Patients as Payers: An Analysis of Current Trends
As patients cope with higher premiums and rising deductibles, providers face the challenge of managing a greater amount of patient accounts receivables (A/R) as a percentage of total revenue. To address this challenge, providers are heavily focused on increasing patient payments while making it as convenient as possible for patients to pay. But how are we really doing? Is the focus on collecting at point of service (POS) working? Which payment methods are growing in popularity with patients? Where should future efforts be invested?
To answer these questions, ZirMed analyzed three years of patient payment data to look at the trends.
The good news. Overall patient collections are up. The average number of payment transactions per customer increased by 41 percent, and the average dollars collected per customer grew 36 percent, indicating that providers are doing a good job of collecting from patients overall.
The surprising news. Despite the emphasis across the industry on POS collections, POS transactions have declined as a percentage of overall collections. Instead, the big winner has been online post-service payments (i.e., e-commerce), with patient lockbox payments seeing a slight increase as well. And despite increasing patient responsibility, payment plans have held steady as a small percentage of overall transactions. Basically, patients are paying more post-service, despite best practices for collecting at point of service, and they are doing it mainly online.
The downside. The actual dollar value of most individual transactions decreased by 3 percent, potentially indicating that patients are finding it difficult to come up with all the money owed at point of service.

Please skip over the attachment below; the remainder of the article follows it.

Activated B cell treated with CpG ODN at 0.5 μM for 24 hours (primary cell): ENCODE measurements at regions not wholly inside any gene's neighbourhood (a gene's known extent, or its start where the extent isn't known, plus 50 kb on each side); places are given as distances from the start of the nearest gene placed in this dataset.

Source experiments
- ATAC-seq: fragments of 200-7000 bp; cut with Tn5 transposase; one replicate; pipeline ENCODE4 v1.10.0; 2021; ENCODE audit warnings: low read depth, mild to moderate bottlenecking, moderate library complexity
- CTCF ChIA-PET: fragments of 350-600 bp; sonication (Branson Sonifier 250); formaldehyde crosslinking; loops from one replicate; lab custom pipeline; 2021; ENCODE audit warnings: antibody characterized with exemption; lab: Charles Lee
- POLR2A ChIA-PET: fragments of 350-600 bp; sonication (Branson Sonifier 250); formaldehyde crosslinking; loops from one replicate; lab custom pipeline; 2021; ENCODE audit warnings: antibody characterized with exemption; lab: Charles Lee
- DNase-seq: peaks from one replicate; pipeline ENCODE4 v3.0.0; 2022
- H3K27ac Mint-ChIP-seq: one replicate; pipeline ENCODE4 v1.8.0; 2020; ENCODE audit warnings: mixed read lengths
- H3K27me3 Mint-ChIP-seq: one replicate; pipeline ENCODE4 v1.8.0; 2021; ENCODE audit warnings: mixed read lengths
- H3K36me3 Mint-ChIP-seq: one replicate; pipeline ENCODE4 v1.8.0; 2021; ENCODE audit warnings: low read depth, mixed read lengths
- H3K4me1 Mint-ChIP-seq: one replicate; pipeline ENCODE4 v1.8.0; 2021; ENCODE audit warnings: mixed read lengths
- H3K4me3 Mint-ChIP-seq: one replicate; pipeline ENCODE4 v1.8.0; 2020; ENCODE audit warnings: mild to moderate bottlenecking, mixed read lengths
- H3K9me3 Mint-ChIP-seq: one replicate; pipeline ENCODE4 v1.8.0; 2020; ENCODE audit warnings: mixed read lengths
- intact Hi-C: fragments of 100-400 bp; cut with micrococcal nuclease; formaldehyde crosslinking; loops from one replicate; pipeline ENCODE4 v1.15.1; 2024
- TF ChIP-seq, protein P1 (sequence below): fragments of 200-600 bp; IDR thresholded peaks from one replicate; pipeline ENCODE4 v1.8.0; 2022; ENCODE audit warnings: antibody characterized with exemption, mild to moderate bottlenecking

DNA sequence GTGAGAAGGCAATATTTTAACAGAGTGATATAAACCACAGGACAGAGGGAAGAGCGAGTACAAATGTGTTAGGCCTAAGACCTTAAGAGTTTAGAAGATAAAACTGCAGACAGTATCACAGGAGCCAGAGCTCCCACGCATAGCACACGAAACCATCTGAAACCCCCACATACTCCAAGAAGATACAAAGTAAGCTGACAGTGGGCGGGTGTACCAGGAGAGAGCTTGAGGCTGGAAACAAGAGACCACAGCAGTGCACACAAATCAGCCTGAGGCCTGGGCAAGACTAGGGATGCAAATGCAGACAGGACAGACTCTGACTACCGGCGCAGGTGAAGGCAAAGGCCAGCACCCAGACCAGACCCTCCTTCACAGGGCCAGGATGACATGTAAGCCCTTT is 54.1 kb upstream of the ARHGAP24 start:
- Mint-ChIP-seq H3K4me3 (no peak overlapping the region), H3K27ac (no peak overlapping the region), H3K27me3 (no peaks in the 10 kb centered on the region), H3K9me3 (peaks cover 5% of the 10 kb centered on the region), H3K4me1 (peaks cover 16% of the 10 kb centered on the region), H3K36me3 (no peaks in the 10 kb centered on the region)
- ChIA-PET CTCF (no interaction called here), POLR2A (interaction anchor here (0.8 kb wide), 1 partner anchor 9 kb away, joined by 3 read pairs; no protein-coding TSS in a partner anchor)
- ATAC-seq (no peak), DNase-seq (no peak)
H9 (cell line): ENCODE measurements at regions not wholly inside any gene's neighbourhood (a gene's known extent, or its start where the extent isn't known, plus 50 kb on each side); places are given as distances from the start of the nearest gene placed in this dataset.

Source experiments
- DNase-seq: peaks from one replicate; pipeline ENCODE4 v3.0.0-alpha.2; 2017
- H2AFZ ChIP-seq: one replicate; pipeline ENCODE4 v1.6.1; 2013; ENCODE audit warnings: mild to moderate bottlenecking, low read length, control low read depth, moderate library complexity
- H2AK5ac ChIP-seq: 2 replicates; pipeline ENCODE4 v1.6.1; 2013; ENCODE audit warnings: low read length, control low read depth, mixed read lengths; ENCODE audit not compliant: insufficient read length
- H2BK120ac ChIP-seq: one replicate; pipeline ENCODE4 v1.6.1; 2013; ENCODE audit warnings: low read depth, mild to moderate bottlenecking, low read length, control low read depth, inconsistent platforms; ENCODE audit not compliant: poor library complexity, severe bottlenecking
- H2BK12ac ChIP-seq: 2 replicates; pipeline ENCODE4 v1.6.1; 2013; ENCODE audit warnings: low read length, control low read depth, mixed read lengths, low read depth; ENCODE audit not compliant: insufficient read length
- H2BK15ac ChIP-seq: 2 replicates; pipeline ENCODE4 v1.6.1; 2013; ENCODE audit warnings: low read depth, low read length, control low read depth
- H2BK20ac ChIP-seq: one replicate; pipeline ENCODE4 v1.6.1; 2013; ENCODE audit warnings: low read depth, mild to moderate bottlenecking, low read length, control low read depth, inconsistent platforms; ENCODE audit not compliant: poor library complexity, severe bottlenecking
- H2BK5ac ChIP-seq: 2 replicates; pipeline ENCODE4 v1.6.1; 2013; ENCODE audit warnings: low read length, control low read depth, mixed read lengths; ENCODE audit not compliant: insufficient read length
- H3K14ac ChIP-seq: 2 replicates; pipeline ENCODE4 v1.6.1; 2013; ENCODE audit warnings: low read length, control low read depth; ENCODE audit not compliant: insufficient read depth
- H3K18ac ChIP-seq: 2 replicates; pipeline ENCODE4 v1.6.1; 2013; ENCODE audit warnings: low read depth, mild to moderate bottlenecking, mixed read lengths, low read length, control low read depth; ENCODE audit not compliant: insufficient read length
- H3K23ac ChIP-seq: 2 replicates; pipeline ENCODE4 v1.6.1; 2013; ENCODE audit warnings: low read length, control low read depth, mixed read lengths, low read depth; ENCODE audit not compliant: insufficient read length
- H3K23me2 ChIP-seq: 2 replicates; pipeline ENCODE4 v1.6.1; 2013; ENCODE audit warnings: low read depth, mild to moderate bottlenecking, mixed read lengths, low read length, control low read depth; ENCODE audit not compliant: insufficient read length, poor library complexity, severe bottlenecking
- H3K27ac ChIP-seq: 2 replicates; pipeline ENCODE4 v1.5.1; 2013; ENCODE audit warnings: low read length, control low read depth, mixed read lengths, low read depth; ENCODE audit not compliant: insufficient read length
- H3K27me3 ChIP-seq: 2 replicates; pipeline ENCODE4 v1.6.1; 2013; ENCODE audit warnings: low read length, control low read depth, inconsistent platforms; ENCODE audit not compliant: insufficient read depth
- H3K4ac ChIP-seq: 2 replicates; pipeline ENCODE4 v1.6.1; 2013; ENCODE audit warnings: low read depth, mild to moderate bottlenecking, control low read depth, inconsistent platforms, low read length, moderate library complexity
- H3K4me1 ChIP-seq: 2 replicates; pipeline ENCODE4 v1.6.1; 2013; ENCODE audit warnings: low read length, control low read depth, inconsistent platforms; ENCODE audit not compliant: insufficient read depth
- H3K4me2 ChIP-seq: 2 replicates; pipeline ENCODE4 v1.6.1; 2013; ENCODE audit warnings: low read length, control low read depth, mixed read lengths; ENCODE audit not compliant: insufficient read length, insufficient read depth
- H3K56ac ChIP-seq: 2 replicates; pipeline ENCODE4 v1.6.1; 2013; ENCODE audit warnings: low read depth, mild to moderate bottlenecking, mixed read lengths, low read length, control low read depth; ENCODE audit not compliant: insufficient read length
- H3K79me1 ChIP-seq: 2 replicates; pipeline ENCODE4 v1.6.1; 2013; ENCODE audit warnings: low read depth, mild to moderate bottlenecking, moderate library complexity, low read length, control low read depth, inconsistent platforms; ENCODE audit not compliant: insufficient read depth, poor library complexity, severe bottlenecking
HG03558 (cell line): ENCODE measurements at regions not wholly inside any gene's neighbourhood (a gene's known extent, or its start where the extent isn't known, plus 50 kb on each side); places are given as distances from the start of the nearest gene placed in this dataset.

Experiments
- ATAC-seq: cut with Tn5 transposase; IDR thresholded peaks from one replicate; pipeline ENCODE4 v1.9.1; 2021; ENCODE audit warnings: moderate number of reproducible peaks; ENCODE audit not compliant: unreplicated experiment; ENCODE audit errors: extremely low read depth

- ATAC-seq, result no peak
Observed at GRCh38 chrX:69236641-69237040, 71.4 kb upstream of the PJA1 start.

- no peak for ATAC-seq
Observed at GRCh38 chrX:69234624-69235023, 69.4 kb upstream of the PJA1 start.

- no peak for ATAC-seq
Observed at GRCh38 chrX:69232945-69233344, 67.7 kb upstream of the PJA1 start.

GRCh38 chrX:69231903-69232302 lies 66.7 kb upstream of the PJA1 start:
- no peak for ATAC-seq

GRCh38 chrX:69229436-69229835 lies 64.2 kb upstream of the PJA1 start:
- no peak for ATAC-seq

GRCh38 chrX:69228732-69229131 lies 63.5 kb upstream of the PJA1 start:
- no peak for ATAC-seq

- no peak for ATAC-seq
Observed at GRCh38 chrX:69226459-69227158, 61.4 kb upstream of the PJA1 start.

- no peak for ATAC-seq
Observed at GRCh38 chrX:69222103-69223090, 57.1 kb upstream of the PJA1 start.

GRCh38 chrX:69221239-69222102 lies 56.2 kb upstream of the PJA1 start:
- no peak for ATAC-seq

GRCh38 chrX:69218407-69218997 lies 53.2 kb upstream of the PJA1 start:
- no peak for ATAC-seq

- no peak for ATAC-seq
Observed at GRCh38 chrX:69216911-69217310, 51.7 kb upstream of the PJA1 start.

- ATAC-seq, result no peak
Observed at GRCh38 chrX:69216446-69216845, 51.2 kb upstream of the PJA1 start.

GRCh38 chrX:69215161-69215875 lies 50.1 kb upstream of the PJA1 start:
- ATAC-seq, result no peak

POS collections (e.g., point of service, live operator/phone-based outreach). Over the past three years, POS collections have declined as a percentage of total transactions from 66 percent to 61 percent and total dollars collected have declined from 72 percent to 66 percent. The average transaction amount collected at POS also decreased 5 percent. It is evident from these numbers that the focus on efforts to collect from patients earlier in the revenue cycle needs to continue.
E-commerce collections. While POS collections have declined, e-commerce transactions are on the increase. E-commerce transactions represent 20 percent of total patient payment transactions and 21 percent of the total dollars collected, with an average transaction amount increase of 4 percent. These results indicate that online payments offer a valuable opportunity to capture revenue in a convenient way when patients are ready.
Lockbox payments (e.g., paper check payments converted to an automated clearing house). Lockbox payments—paper checks received by mail—have increased slightly from 13 to 14 percent of total transactions, from 7 to 8 percent of total dollars, and to 5 percent in actual transaction value. Patients who insist on paying by paper check also have higher patient responsibility, most likely because this patient population is either older or of lower income and unable to obtain credit cards. Both populations represent higher healthcare expenses and higher levels of responsibility for those expenses.
Payment plans (e.g., payments made via the patient portal or at POS).Payment plans have held steady at 4 percent of transactions and 3 percent of dollars collected. Interestingly, the average transaction value has decreased by 5 percent, indicating that patients may be struggling to pay their bills and likely need smaller installments over a longer period of time.
Although we are clearly making progress at collecting earlier and more often from patients, it is still important to remember that the financial experience is a big part of the overall patient experience. Providers should continue to politely focus on collecting at POS, but also offer as many options for patients to pay as possible, making the payment experience easy to understand, straightforward, and convenient.